ICG2022-654, updated on 20 Jun 2022
10th International Conference on Geomorphology
© Author(s) 2022. This work is distributed under
the Creative Commons Attribution 4.0 License.

Demarcation of Flood-Prone Zones in the Indian Part of the Ganga Delta Based on the Highest Floods between 1995 and 2020

Sayantan Das1, Pritam Kumar Santra2, Abhijit Das2, Sajal Mondal2, Sunando Bandyopadhyay2, and Kalyan Rudra3
Sayantan Das et al.
  • 1Dum Dum Motijheel College, West Bengal State University, Kolkata, India (sayantdas@gmail.com)
  • 2University of Calcutta, Kolkata, India
  • 3West Bengal Pollution Control Board, Kolkata, India

The Ganga–Brahmaputra–Meghna Delta (GBMD) at the northern apex of the Bay of Bengal, is the world’s largest in respect of area (c. 120 × 103 km2) as well as annual discharge of sediments (c. 109 t). Contributed by the Ganga River and its numerous distributaries, the southwestern part of the GBMD is known as the Ganga Delta which spans over a number of districts in Bangladesh and West Bengal (India). The Indian state of West Bengal occupies the western portion of the GBMD, where the delta plains drained by the Ganga and its distributaries measure 42,371 km2. The estimated population residing in this region in 2021 is about 76 million. The Ganga Delta is completely enveloped by the alluviums deposited by the floods and channel deposits in the last 10,000 years. Nearly every major river in the region is embanked on their both flanks to prevent overspilling during the high stages in the monsoon season (June–September). Floods occur nonetheless in years of exceptionally high rainfalls, often brought about by tropical cyclones, when these embankments are breached or overtopped by the river water.

This study aims to delineate the flood-prone zones of the Gangetic West Bengal (GWB) based on the highest floods that occurred between 1995 and 2020, and to extract data on extension, land use and resident population of the flood-susceptible area on different administrative levels.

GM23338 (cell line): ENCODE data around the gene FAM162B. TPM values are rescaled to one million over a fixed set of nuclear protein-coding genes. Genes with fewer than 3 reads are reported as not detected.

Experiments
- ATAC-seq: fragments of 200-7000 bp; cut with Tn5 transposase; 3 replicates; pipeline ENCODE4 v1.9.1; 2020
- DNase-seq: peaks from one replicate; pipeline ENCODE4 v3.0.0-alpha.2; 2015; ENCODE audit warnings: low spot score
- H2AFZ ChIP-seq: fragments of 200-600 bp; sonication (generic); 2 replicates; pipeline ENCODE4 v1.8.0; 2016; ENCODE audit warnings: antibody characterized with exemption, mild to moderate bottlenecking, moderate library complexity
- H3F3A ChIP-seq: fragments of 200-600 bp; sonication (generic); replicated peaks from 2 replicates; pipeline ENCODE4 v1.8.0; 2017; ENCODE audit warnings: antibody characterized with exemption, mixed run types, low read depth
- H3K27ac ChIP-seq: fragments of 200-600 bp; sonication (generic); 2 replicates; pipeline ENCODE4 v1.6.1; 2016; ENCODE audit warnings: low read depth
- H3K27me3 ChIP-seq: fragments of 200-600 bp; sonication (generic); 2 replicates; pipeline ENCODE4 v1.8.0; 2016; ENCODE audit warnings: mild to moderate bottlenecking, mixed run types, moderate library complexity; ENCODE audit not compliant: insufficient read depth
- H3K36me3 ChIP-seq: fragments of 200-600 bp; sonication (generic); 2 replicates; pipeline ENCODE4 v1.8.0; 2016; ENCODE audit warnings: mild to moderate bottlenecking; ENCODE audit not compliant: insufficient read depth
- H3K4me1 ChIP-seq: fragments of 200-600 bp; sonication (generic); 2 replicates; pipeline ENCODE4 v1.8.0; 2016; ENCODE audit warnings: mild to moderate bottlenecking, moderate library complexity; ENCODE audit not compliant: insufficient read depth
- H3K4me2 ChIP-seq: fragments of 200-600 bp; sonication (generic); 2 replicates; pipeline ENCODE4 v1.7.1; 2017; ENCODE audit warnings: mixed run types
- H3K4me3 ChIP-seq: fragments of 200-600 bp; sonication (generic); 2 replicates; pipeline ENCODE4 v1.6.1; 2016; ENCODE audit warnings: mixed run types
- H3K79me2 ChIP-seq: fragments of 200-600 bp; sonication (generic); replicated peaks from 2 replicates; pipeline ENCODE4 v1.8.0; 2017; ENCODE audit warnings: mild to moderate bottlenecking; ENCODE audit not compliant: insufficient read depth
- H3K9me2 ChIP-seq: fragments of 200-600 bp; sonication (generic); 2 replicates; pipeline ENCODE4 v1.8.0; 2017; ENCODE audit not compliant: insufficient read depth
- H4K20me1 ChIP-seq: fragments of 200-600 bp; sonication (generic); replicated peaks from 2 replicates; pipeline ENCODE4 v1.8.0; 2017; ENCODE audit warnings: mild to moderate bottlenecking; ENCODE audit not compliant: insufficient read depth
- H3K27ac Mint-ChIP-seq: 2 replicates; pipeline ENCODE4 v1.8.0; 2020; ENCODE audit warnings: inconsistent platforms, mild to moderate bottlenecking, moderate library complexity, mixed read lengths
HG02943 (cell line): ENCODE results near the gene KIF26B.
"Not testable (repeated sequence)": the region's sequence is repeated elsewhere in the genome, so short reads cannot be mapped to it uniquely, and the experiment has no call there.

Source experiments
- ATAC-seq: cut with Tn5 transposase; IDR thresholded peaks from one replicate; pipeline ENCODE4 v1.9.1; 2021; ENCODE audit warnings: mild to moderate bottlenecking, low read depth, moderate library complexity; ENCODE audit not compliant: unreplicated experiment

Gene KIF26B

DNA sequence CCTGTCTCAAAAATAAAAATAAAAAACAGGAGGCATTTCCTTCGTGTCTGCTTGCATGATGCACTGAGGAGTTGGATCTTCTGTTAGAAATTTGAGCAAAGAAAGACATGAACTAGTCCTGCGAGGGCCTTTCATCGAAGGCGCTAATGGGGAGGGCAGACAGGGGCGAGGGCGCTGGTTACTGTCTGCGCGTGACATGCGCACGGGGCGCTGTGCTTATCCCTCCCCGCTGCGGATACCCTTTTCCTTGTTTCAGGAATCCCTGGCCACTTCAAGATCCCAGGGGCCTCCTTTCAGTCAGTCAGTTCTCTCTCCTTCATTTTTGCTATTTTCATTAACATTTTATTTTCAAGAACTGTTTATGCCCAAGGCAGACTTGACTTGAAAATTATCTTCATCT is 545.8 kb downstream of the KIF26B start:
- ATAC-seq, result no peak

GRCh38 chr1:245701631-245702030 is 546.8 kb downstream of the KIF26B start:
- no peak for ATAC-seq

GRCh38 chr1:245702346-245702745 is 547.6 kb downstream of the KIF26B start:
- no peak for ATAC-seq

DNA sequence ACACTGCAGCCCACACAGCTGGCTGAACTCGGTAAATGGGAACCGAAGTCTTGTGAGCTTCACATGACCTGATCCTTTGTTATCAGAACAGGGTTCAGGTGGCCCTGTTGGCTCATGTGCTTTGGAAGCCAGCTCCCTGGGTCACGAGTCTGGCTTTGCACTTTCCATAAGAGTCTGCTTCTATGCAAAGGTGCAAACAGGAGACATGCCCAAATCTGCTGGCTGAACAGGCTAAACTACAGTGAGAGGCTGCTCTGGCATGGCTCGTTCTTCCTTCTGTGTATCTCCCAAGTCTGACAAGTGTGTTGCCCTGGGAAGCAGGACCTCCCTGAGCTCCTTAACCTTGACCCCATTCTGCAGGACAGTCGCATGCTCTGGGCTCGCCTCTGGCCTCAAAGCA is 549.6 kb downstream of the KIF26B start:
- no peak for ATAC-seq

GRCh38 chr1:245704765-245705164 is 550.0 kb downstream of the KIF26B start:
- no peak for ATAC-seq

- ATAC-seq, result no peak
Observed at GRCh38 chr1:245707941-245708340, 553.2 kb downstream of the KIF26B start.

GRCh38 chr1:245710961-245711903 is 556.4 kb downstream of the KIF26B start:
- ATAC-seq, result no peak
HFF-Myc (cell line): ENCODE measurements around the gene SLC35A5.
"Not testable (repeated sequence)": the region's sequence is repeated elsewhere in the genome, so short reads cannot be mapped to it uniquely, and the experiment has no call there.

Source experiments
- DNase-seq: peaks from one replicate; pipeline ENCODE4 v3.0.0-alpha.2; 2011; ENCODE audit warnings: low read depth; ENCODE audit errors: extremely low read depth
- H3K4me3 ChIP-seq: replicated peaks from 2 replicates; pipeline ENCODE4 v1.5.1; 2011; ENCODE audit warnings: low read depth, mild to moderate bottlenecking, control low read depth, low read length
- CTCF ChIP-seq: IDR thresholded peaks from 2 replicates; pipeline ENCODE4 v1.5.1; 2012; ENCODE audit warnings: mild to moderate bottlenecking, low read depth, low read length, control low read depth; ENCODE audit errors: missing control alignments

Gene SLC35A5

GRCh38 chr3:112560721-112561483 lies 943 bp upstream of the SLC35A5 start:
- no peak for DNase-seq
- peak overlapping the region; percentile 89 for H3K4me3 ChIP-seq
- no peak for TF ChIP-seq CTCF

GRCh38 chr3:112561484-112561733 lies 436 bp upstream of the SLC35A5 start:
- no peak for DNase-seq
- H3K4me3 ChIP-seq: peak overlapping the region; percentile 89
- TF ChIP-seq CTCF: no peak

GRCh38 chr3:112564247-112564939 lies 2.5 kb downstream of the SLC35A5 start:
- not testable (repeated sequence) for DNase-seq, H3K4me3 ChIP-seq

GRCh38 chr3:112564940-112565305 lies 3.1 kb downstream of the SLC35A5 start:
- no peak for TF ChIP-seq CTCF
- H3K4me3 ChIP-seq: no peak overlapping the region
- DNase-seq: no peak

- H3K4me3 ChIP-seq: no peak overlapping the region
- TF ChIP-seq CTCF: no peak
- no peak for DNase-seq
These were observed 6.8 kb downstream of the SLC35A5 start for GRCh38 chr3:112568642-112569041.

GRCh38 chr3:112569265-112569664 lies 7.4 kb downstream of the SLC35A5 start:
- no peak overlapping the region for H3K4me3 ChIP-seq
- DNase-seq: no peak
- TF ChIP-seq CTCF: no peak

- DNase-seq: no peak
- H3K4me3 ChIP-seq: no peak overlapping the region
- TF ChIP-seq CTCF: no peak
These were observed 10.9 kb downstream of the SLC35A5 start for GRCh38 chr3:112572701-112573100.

Using five highest-magnitude flood events for five overlapping zones, it is found that 33% of the GWB is susceptible to inundation by floodwater. Overlying the inundation area over 226 administrative blocks of 14 districts of the region reveals that 51 highly populated blocks located close to the principal rivers are susceptible to flooding. The deepest flood localities of the east–central GWB noticeably coincides with the blocks with highest percentage of inundated area (>50%) and also with the blocks having fairly large population size. 77 out of 226 blocks are susceptible to inundation of 50% or more of their total area. On a higher level, if the distribution of flood inundation across the districts constituting the GWB is considered, the districts of Nadia and Murshidabad are found to have relatively more inundation area, with almost 16% of the total flood-susceptible area of the GWB lying within each of these districts, followed by Purba Medinipur (13%) and Malda (11%). The study connotes that floods and the region’s cultural landscape—consisting of farmlands, habitations, and lines of communications—are closely related. Floods occur despite all human endeavours to prevent them, affecting approximately 14,500 km2 area and 18 million people.

How to cite: Das, S., Santra, P. K., Das, A., Mondal, S., Bandyopadhyay, S., and Rudra, K.: Demarcation of Flood-Prone Zones in the Indian Part of the Ganga Delta Based on the Highest Floods between 1995 and 2020, 10th International Conference on Geomorphology, Coimbra, Portugal, 12–16 Sep 2022, ICG2022-654, https://doi.org/10.5194/icg2022-654, 2022.